There is actually a third way to achieve that: using currying. Currying is the idea of transforming a function that takes multiple parameters into a function that takes one parameter and returns another function (which in turn takes the next parameter and return a function… until all parameters have been consumed and it returns the final value). This technique allows you to do partial application of a function, which can be very powerful and useful in some cases.

In Swift, we can very easily change a method with multiple parameters into a currying method, by replacing commas separating the parameters with a closing parenthesis immediately followed by a reopening one1. So let’s reuse our very first implementation of isMultiple but transform that into a currying function:

func isMultiple(multiplier: Int)(value: Int) -> Bool {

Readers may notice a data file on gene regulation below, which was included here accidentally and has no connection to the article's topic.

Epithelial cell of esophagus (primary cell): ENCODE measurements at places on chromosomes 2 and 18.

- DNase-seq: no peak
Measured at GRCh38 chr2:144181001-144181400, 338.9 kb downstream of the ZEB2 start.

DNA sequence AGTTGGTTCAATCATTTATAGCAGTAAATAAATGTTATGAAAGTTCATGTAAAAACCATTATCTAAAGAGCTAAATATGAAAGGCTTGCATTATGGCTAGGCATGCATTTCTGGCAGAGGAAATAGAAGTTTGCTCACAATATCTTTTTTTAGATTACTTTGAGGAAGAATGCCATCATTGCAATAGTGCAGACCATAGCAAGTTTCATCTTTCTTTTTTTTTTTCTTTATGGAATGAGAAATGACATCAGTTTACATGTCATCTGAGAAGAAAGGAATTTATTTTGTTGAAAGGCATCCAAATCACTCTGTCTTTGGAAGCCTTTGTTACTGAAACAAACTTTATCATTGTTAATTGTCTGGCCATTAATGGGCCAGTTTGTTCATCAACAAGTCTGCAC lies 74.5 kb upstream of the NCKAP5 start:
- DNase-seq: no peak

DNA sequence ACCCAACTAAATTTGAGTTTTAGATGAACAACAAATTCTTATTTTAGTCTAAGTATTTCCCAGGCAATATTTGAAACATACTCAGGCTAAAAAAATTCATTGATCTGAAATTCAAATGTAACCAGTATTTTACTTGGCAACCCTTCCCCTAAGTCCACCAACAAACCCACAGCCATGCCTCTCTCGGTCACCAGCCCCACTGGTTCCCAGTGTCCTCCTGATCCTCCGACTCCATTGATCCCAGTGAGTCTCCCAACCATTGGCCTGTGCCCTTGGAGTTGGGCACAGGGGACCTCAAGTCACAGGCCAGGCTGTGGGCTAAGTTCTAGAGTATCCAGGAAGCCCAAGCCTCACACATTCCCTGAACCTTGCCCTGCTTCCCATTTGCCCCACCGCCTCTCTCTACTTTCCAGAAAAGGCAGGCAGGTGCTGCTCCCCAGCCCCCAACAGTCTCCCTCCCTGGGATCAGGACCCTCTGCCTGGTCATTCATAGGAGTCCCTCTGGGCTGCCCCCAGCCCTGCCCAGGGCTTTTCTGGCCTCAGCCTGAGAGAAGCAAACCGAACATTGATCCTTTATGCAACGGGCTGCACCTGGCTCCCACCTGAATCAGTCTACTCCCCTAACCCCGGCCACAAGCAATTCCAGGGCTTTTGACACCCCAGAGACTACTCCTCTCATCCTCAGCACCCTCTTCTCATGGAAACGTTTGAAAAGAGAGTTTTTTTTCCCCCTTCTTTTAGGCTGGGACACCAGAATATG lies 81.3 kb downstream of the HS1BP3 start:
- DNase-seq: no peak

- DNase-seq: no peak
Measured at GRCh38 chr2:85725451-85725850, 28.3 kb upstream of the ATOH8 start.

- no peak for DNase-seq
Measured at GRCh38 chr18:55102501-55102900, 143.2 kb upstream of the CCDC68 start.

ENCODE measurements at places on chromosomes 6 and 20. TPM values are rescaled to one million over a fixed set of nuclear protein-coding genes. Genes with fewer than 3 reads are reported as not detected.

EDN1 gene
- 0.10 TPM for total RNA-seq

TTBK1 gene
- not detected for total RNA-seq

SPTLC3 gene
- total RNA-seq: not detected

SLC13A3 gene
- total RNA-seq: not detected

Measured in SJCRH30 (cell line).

return value % multiplier == 0
}

This syntax may be a bit disturbing, so I personally prefer explicitly using a function returning a function (like in the previous paragraph), as in the end this currying form is exactly equivalent to this (which I find more explicit):

func isMultiple(multiplier: Int) -> (value: Int) -> Bool {
return { value in value % multiplier == 0 }
}

But in the end it’s up to you to use the syntax you prefer.

[EDIT on 01 Feb. 2016]
🚨 A proposition to remove this currying syntax in Swift 3.0 has been accepted since this blog post, so this (x: T)(y: U) syntax will no longer be valid soon. One more reason not to use it and to prefer using (x: T) -> (y: U) instead!

Combining functions

What could be nice next is to combine those filters, to generate a new filter from it. For example, now that we have isPositive and isMultiple, how could we filter every number that are both positive and even?

Of course we could filter twice, like this:

[-4,-2,0,4,7,-8,3].filter(isPositive).filter(isMultiple(2))

But that’s not very efficient since it makes the code loop twice into the array. And moreover, it could also be interesting to have numbers that are either positive or even, and we wouldn’t have a nice syntax for that, but only this:

[-4,-2,0,4,7,-8,3].filter { value in isPositive(value) || isMultiple(2)(value) }